Template metaprogramming: A slow descent towards utter maddness

There have been some articles dealing with template metaprogramming over here. Things like template <int n>, which look really weird (but behave in an even more bizarre way). This post starts a series of articles following the contrived and tortuous path down insanity lane and into the mouth of the beast. When we are done things like typedef typename should be clearer than i=i++, should you dare to keep on reading.

First things first: Why TF would I…

Instead of explaining why let’s start backwards: assume you already want to start learning some template metaprogramming. Yeah, I’m sure there are many legitimate reasons, like job security or job security perhaps, but if you want to learn template metaprogramming the most likely explanation is you are nuts. Plain and simple.

Practical uses? Not really. Yeah, there are some (if you are a boost developer) and lets you write some neat stuff, but in your every day job you are most likely never going to use them. And that is a good thing ™, for mere mortal programmers tend to like getting their jobs done. Having said that, let’s learn some template metaprogramming!


First, we need to start with a little clarification: using template <class T> to parametrize a class, something like std::vector does, is not template metaprogramming. That’s just a generic class (Java-pun intended). That is indeed a useful case for templates, but it has little fun in it.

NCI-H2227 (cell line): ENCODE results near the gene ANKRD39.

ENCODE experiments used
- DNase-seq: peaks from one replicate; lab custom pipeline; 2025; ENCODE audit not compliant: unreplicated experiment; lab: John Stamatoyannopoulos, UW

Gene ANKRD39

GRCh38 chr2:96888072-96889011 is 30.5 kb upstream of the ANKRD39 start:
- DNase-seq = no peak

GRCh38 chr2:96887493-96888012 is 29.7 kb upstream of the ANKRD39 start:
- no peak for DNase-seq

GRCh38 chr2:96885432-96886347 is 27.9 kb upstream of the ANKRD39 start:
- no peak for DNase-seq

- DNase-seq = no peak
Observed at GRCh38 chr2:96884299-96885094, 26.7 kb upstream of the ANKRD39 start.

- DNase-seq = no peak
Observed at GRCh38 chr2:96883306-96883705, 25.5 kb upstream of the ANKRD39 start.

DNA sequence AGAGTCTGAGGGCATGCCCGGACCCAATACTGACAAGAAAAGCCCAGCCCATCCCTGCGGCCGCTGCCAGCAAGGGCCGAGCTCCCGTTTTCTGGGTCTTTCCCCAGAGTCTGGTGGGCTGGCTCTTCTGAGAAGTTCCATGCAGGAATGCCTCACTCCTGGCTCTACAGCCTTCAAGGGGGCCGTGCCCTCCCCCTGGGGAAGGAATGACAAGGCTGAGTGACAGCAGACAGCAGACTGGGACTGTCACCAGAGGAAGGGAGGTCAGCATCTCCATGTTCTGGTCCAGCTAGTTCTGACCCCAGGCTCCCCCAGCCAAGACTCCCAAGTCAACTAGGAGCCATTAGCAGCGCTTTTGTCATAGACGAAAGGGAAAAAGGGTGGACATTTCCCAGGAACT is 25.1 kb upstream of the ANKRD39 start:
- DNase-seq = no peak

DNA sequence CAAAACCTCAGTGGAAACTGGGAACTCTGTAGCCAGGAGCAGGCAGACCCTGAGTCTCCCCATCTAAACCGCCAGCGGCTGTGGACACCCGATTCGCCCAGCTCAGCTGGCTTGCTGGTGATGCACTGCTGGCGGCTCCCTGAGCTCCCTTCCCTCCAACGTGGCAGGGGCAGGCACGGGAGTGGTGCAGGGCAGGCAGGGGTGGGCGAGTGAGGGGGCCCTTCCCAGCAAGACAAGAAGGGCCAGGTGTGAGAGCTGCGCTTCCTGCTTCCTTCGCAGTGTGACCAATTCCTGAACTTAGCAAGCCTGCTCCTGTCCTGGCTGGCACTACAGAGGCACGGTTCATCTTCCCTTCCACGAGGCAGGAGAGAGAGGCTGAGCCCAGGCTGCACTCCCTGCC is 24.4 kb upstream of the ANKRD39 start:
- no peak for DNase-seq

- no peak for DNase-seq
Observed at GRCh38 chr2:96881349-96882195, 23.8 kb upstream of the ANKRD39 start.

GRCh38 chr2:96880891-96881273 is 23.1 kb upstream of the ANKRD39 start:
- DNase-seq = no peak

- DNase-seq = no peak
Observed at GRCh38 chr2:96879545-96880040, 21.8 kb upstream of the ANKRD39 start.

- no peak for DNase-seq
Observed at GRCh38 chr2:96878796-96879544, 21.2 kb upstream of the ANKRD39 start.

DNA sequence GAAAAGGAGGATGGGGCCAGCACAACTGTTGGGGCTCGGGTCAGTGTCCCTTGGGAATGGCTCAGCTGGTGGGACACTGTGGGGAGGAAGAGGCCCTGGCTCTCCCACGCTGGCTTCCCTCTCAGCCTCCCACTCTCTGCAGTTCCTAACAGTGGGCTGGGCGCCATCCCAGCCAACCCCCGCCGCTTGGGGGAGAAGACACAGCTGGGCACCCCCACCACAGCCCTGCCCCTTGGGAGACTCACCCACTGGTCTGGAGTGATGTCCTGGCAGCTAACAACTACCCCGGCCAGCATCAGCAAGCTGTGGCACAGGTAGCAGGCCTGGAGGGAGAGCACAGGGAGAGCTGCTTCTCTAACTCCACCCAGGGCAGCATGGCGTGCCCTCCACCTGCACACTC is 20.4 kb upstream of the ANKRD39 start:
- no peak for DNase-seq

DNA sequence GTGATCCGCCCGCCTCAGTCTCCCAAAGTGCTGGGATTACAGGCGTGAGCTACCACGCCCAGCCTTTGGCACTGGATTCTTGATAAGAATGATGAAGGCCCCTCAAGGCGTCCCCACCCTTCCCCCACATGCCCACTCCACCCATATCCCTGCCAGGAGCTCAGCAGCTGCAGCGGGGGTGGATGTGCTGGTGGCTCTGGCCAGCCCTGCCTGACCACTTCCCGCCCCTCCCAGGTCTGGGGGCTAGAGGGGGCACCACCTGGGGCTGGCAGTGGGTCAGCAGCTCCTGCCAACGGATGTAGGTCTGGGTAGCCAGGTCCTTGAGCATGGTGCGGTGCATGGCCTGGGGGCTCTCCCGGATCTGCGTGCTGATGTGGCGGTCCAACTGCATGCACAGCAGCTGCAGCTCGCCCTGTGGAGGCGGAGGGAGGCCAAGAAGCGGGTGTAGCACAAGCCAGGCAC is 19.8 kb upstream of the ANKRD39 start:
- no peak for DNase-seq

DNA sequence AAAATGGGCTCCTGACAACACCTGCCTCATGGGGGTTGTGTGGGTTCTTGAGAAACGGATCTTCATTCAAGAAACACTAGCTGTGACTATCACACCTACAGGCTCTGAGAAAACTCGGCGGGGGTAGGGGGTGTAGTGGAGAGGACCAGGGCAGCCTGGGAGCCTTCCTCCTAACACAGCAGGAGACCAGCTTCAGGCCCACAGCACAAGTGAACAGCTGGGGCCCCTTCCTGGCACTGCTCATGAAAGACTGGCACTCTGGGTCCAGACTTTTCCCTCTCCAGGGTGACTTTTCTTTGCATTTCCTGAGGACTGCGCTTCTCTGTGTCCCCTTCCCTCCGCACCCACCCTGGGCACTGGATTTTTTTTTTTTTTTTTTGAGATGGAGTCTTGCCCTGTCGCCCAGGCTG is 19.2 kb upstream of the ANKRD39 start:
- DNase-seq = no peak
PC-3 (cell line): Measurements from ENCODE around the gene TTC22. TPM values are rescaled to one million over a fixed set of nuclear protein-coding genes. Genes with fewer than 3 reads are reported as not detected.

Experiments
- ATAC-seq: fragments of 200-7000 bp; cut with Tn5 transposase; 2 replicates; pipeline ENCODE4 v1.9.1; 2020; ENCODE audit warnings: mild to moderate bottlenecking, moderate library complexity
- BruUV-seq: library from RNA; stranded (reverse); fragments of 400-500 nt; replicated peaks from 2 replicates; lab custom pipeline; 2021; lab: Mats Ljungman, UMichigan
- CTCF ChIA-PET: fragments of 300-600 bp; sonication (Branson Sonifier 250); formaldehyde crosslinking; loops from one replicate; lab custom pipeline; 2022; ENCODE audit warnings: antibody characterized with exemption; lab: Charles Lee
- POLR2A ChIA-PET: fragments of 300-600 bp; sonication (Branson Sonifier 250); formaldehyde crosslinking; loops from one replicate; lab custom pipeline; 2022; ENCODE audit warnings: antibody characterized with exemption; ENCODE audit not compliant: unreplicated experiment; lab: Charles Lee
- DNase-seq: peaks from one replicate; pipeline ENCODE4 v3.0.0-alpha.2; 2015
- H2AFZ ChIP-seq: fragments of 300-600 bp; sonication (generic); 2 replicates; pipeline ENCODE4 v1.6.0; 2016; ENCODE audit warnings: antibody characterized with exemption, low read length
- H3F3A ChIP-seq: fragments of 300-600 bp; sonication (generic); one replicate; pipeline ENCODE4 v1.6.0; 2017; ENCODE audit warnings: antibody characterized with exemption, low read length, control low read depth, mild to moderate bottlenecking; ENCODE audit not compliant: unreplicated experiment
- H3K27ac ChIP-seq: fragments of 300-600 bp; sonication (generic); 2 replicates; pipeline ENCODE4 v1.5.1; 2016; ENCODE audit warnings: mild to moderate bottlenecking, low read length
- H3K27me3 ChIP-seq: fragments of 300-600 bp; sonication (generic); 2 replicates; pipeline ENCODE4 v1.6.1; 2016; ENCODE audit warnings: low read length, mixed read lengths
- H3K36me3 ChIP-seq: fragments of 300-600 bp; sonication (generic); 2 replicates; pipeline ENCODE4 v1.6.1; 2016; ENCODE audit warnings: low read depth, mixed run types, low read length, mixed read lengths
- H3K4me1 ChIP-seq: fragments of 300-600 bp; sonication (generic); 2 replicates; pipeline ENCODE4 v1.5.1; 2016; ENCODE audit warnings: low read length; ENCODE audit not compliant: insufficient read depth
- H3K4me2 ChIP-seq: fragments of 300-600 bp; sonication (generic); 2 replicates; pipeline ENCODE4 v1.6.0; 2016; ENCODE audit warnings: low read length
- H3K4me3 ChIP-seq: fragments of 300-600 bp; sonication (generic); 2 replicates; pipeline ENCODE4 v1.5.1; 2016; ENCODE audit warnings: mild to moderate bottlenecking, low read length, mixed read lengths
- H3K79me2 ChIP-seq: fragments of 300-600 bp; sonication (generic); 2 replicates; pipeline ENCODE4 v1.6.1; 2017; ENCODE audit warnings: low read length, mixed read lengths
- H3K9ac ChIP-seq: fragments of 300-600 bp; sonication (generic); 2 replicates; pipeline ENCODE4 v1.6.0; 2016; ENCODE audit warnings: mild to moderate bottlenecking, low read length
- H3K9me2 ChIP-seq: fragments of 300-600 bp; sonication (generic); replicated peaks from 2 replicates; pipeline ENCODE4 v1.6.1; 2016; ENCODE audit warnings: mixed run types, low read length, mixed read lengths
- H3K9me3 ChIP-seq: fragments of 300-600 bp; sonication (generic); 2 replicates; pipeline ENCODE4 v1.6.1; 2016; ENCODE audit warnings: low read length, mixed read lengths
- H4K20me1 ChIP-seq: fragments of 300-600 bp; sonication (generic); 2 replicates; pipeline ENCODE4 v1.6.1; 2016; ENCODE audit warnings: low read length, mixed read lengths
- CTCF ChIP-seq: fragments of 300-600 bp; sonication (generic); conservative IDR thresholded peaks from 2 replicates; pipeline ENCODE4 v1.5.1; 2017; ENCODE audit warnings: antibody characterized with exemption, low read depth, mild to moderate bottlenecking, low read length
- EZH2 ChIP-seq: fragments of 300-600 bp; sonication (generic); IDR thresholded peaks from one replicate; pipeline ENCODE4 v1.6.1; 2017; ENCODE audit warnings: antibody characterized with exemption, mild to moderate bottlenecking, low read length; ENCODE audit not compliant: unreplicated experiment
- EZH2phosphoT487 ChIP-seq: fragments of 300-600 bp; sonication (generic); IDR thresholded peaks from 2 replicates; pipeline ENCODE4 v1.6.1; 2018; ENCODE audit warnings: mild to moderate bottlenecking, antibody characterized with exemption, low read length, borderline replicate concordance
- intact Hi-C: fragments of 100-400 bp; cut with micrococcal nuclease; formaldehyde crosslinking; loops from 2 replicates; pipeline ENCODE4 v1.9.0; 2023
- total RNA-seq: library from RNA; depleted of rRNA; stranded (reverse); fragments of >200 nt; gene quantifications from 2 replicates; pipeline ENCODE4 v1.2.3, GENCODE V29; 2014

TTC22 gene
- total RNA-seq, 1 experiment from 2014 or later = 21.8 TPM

Template metaprogramming is much more fun than mere generic classes. The template processing in C++ is a language on it’s own (no, really, like a Turing complete language and everything), though a language with very weird syntax and a very strange “design”. Design between quotes because there was no design in its initial stages, template processing is a sub-language organically grown as a side effect of adding partial templates specialization (more on this later), so don’t expect a nice language. Here, let me show you an example of another organically grown language: Microsoft’s .bat scripting. You can imagine now what kind of beast this is if we are comparing it to bat scripts, right? (Nitpickers note. yup, I do know bat scripting is not a real language as it’s not Turing complete. The comparison still stands though).

First step

Enough chatter. Let’s start with an empty program and work our way down from there:


template  struct Factorial {
 static const int result = N * Factorial::result;

template <> struct Factorial<0> {
 static const int result = 1;

int main() {
 std::cout << Factorial<5>::result << "n";
 retrun 0;

Whoa. Lots of magic going on there, on the simplest of all template metaprogramming tricks. But I don’t feel like explaining it right now, I’m too sleepy, so I will leave that for next post.


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